Berg describes these counterintuitive properties of water at the molecular level and shows how the spiral shape of the filament is optimized for motility in such conditions. He also explains why the run-and-tumble strategy is the best for following a concentration gradient at that scale. The flagellar motor itself, as we know, exhibits irreducible complexity enough, but it is also regulated by a signal transduction system composed of other machines that monitor concentrations of desirable or undesirable substances and guide the motor toward or away from them by changing the direction of its rotation. (How this works in peritrichous bacteria with bundles of flagella working together looks like a good research project for design scientists.)

Additional Optimization Perfections

Dr. Berg describes additional optimization perfections, such as the manner in which protein building blocks are injected through the hollow filament to the tip when the flagellum is built or repaired. These molecules barely fit through the filament, like pistons in a cylinder, but move quickly and efficiently to the tip, he explains, because of the time intervals between their insertion. The tribute in Current Biology mentions a final encore to his work:

At the age of 87, he was awarded an NSF grant to test experimentally the prediction that the stator unit that drives rotation of the bacterial flagellum is itself a rotary machine. This work will be carried on by the remaining members of his lab under the supervision of a former student of Howard’s, Aravinthan Samuel, now a Professor of Physics at Harvard.

All of these properties of the flagellar motor shout design, but in the videos, Berg speaks in a subdued tone about them, sharing his graphs and experimental results in academic vernacular. He ends by saying, with only a modest and calm modicum of delight, 

E. coli has a large number of tricks; it’s been fiddling around for billions of years. And we keep finding these things, and they’re surprising, because we hadn’t imagined that they occur, but E. coli is smarter than we are.

It was probably his normal disposition as a scientist to exercise moderation, or perhaps he was a little camera-shy while being recorded for the iBiology channel. But it’s hard to conceive of a scientist this close to a prime example of biological engineering not being excited about it. Curiosity must have driven him to devote so much of his life’s work to this biological marvel, but who knows why he didn’t jump from his eyepiece and shout “That’s an outboard motor!” There’s also a remote possibility that he didn’t want to express too much passion about what had become an icon of intelligent design.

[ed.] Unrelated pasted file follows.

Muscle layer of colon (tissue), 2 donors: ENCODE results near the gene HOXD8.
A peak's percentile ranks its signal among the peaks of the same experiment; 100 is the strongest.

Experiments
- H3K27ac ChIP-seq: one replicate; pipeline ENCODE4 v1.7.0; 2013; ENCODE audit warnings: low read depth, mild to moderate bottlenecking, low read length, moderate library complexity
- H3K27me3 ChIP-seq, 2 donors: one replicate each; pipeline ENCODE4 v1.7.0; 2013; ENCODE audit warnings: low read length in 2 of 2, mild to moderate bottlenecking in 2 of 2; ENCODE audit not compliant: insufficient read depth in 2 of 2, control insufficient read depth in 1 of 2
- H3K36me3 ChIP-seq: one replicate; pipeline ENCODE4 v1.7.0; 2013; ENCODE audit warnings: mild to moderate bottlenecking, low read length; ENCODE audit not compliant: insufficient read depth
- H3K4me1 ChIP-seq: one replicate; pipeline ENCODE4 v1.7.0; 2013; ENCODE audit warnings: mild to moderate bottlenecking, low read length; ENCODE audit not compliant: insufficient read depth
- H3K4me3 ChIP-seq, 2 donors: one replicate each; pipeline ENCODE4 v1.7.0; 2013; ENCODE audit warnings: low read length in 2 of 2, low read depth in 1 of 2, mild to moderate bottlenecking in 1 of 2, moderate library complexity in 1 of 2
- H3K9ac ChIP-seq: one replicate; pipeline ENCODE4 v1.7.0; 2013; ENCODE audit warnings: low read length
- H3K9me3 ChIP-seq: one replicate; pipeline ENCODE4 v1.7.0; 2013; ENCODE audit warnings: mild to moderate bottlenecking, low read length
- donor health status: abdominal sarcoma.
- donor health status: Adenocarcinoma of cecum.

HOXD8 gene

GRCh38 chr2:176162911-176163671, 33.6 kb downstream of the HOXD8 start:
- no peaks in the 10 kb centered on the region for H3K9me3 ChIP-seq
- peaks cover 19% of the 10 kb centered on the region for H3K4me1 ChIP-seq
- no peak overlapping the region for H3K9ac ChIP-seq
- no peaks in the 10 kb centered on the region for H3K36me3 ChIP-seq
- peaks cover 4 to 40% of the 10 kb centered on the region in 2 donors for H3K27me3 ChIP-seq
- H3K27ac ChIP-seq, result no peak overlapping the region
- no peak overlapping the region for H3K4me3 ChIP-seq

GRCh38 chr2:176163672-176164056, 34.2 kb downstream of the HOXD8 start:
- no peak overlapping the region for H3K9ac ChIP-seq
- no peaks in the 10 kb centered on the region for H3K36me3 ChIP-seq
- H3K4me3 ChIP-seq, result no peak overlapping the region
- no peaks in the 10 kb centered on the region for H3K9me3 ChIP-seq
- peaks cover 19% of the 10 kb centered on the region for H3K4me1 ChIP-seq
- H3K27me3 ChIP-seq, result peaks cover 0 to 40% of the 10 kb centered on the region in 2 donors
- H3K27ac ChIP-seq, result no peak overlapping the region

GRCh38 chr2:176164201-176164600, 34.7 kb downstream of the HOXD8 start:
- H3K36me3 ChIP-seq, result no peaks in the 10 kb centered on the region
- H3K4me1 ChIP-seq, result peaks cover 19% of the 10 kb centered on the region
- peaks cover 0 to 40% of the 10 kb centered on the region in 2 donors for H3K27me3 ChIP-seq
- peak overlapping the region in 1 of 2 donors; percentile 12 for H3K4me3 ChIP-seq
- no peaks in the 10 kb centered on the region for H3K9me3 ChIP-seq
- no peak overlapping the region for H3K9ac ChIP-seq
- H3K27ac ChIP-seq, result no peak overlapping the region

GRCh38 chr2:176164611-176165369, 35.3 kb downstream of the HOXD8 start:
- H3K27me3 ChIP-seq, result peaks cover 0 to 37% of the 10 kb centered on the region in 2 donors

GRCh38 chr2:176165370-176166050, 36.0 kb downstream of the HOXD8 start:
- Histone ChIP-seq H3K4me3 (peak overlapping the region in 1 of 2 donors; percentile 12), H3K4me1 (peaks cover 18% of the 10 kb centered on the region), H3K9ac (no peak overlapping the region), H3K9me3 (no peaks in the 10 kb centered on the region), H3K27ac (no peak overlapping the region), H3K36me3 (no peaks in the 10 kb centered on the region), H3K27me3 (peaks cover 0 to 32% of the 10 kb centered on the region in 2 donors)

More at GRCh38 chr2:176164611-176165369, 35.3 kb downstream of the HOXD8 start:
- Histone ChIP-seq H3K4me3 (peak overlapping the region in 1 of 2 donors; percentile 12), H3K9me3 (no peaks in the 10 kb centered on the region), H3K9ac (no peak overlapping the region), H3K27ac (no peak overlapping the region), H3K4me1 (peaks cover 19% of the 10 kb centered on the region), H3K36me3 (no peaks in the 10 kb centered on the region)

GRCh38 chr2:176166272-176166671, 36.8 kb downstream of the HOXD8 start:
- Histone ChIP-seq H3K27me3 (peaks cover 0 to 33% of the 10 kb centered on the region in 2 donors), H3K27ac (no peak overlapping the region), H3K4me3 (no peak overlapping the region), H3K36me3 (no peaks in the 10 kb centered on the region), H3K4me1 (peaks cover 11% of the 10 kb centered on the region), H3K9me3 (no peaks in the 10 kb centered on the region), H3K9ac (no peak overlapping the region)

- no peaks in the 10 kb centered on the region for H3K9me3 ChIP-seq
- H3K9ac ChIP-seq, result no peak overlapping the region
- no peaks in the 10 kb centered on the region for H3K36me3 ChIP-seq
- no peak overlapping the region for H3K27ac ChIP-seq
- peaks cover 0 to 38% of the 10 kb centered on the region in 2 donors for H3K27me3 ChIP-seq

He might have outsourced his own ebullience to van Leeuwenhoek, whom he quoted at the beginning of Part 1. In a translation by biographer Clifford Dobell, the Dutch merchant said, 

This was for me, among all the marvels that I have discovered in nature, the most marvelous of all; and I must say, for my part, that no more pleasant sight has ever yet come before my eyes than these many thousands of living creatures, seen all alive in a drop of water, moving among one another, each several creature having its own proper motion.

So even with his restrained, matter-of-fact manner, Howard Berg may have internally shared that feeling with his predecessor.

Further Reading

Want to learn more? Howard Berg wrote two books available on Amazon: 

Random Walks in Biology (1993) has five-star ratings on Amazon by laymen. It appears devoted to physical concepts related to bacterial motility, not matters of origins.

E. coli in Motion (2004) is a more technical (and expensive) book. Springer-Link gives the table of contents and this abstract from the Epilogue:

I have told you some things about a free-living organism only one micron in size. It is equipped with sensors that count molecules of interest in its environment, coupled to a readout device that computes whether these counts are going up or down. The output is an intracellular signal that modulates the direction of rotation of a set of rotary engines, each turning a propeller with variable pitch. Each engine (or motor) is driven, in turn, by several force-generating elements (like pistons), powered by a transmembrane ion flux. In addition to a gear shift(labeled forward and reverse but prone to shift on its own) there is a stator, a rotor, a drive shaft, a bushing, and a universal joint.

The site also displays a portion of his Chapter 12, “Rotary Motor,” where he calls the flagellum motor “a nanotechnologist’s dream (or nightmare).” There are additional excerpts from other chapters, such as “Flagellar Motion” and “Optimal Control.”

Some of Dr. Berg’s 120 scientific papers can also be consulted. His 1973 paper is behind a paywall at Nature.

Or see the website of Berg’s lab at Harvard, with a statement about its research goals.